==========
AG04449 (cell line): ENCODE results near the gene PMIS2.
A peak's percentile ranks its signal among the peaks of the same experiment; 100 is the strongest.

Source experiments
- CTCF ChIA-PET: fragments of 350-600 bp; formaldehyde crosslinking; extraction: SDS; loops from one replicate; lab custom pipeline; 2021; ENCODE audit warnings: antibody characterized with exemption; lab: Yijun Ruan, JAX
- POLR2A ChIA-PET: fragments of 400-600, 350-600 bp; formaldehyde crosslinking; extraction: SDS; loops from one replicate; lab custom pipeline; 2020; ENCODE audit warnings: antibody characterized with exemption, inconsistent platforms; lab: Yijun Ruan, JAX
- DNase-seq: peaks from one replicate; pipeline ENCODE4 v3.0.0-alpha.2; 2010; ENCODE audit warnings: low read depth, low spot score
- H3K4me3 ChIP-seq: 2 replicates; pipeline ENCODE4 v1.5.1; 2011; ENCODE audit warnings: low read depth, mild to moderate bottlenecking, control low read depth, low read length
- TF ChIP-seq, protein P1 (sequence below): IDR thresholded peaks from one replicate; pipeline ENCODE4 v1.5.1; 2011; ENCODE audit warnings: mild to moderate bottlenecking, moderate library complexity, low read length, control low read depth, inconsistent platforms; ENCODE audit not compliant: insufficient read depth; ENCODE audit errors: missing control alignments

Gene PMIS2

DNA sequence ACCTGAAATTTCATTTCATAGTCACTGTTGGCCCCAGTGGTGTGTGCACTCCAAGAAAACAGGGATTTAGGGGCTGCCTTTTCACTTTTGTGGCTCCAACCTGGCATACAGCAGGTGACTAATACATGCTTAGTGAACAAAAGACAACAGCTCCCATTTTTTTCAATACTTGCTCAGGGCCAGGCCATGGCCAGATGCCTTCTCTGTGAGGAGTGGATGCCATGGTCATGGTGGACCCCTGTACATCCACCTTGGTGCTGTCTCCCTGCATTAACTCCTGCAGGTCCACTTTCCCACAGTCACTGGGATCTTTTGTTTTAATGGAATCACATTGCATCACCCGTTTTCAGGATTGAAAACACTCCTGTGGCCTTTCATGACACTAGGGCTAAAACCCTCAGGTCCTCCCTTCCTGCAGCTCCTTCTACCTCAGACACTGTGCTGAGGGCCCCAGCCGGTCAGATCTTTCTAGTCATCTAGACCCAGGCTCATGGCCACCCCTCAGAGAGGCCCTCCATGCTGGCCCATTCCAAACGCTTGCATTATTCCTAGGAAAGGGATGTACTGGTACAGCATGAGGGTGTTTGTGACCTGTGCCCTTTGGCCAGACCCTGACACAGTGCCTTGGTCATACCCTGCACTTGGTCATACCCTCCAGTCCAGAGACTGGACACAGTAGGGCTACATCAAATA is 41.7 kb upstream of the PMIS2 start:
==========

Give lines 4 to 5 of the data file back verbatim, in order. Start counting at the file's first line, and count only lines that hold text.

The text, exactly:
- CTCF ChIA-PET: fragments of 350-600 bp; formaldehyde crosslinking; extraction: SDS; loops from one replicate; lab custom pipeline; 2021; ENCODE audit warnings: antibody characterized with exemption; lab: Yijun Ruan, JAX
- POLR2A ChIA-PET: fragments of 400-600, 350-600 bp; formaldehyde crosslinking; extraction: SDS; loops from one replicate; lab custom pipeline; 2020; ENCODE audit warnings: antibody characterized with exemption, inconsistent platforms; lab: Yijun Ruan, JAX